“Panama,” the latest offering from The Mel Gibson Movie of the Month Club, is the sort of instantly disposable action-thriller that wears its cynicism on its sleeve while laboring to grab attention with quick-cut visuals. Those combine with more gratuitous nudity than you can shake a stick at — without, it should be noted, any sticks — to goose a narrative that is tediously predictable when not borderline incoherent. It is notable primarily for the presence of Cole Hauser, star of TV’s phenomenally popular “Yellowstone,” who earns his top billing by doing most of the heavy lifting for his sporadically glimpsed but frequently heard co-star.
In terms of facilitating a transition from television to features, “Panama” may do more for Hauser than, say, “Macho Callahan” ever did for David Janssen. Hauser fully commits to his role as Becker, an ex-Marine who free-lances for the CIA, using his macho charm, intimidating snarl, and effortlessly authoritative physicality to great effect. Better still, he’s able to convincingly express just enough soulfulness to sell the cliché of a hard guy reduced to teary and boozy mourning after an unbearable tragedy — in this case, the death of his wife — before he’s recruited to shake off the blues and deal with bad guys by any means necessary.
Trouble is, Hauser can barely hold up his share of the bargain whenever he’s on screen opposite Gibson, even when the latter tones down, slightly, his propensity for wild-eyed, crazy-vibes scenery-chewing. Fortunately for Hauser, if not the viewer, Gibson pops up only sporadically throughout “Panama” after his character, a fast-talking CIA operative known as Stark, convinces Becker to quit passing out drunk every day on his wife’s grave and head down to Central America to negotiate a top-secret arms deal. Even so, Gibson still manages to frequently upstage Hauser while simply serving as a lively off-screen narrator.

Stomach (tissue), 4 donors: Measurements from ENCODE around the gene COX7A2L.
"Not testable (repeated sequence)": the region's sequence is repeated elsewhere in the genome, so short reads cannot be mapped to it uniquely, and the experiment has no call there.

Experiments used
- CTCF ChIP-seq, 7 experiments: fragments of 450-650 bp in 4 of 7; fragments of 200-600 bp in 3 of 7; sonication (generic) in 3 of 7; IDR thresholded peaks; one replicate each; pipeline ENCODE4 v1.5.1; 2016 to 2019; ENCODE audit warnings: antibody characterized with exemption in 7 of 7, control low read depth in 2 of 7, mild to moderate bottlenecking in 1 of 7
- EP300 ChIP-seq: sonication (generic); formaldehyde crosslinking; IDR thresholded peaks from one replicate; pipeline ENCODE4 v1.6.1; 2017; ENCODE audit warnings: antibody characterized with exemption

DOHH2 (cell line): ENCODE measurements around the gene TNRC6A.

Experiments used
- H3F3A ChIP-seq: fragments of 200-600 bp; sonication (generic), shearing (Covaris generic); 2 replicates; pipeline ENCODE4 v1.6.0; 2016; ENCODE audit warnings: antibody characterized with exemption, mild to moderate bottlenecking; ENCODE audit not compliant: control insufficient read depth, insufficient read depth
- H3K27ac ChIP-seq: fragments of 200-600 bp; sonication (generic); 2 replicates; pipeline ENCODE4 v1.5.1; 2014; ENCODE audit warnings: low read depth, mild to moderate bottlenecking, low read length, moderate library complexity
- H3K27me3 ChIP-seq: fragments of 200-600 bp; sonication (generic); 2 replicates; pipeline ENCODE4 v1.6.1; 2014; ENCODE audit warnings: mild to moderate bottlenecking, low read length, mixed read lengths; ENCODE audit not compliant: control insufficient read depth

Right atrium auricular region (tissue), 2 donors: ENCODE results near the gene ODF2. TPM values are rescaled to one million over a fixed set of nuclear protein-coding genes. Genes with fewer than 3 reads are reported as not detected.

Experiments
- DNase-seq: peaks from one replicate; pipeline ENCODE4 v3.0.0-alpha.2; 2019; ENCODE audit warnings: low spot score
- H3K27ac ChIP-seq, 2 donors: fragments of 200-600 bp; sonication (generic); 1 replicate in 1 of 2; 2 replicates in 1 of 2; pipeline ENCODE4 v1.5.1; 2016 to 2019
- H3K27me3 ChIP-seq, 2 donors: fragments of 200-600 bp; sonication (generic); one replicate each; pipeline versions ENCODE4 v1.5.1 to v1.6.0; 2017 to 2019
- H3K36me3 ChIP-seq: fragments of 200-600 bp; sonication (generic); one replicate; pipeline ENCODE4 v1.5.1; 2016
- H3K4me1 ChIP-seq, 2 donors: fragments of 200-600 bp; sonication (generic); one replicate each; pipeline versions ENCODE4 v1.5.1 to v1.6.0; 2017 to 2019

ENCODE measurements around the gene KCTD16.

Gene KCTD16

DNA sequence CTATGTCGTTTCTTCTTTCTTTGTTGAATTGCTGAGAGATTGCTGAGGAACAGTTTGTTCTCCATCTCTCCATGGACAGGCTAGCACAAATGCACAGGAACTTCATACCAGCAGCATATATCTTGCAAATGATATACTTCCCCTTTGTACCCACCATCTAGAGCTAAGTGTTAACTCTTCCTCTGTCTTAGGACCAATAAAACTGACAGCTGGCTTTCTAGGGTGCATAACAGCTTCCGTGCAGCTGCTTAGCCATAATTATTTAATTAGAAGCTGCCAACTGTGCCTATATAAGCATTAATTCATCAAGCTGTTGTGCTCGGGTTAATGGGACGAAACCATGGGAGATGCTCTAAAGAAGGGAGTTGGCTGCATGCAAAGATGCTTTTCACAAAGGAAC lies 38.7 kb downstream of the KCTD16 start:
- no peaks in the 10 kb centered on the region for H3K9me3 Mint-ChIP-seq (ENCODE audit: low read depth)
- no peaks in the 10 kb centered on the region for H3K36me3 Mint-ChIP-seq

“Let me tell you,” Gibson announces by way of introduction while an on-screen title helpfully establishes the year as 1989, “there’s nothing more rock ‘n’ roll than taking out the bad guys for the Red, White and Blue.” And then we’re teased with a scene in which Becker drags himself out of bed and does just that. But then director Mark Neveldine (“Crank,” “Ghost Rider: Spirit of Vengeance”), working from a script credited to William Barber and Daniel Adams, flashes back a few days to set up the plot.
Just what is “Panama” all about? It has something to do with Becker’s efforts to purchase a Soviet helicopter from drug dealers and corrupt Panamanian officials before the U.S. Military launches Operation Just Cause to topple the even more corrupt dictator Manuel Noriega. And it has something else to do with a CIA plot to devise “creative, cheap new ways to fund the Contras” — like, buying Soviet helicopters — in their guerilla campaign to overthrow the Sandanista government of Nicaragua. (For those who don’t remember, such CIA activity was technically illegal in 1989, and the Contras were much more, ahem, controversial than their depiction here suggests.)
But Neveldine often — very often — appears to place more importance on finding excuses for chase scenes that range from exciting to extraneous (notably, a pointless motorcycle race through the jungle), and leering over various unclothed cuties kept on tap by Enrique (Mauricio Henao), a well-heeled but unabashedly sleazy arms dealer and money launderer with a well-nigh insatiable cocaine habit. But wait, there’s more: Becker and femme fatale Camila (Kiara Liz) get physical during lengthy sex scenes that recall nothing so much as the direct-to-video erotic thrillers that provided gainful employment for actors like Wings Hauser — Cole Hauser’s dad — back in the 1980s and ’90s. Insert joke about carrying on family traditions here.
One thing leads to another, at a pace that somehow feels frenetic and ponderous all at once, until Gibson’s Stark puts down the phone, raises himself from his office chair, and promises, “OK, this is where I come in to clean things up.” And really, not a moment too soon.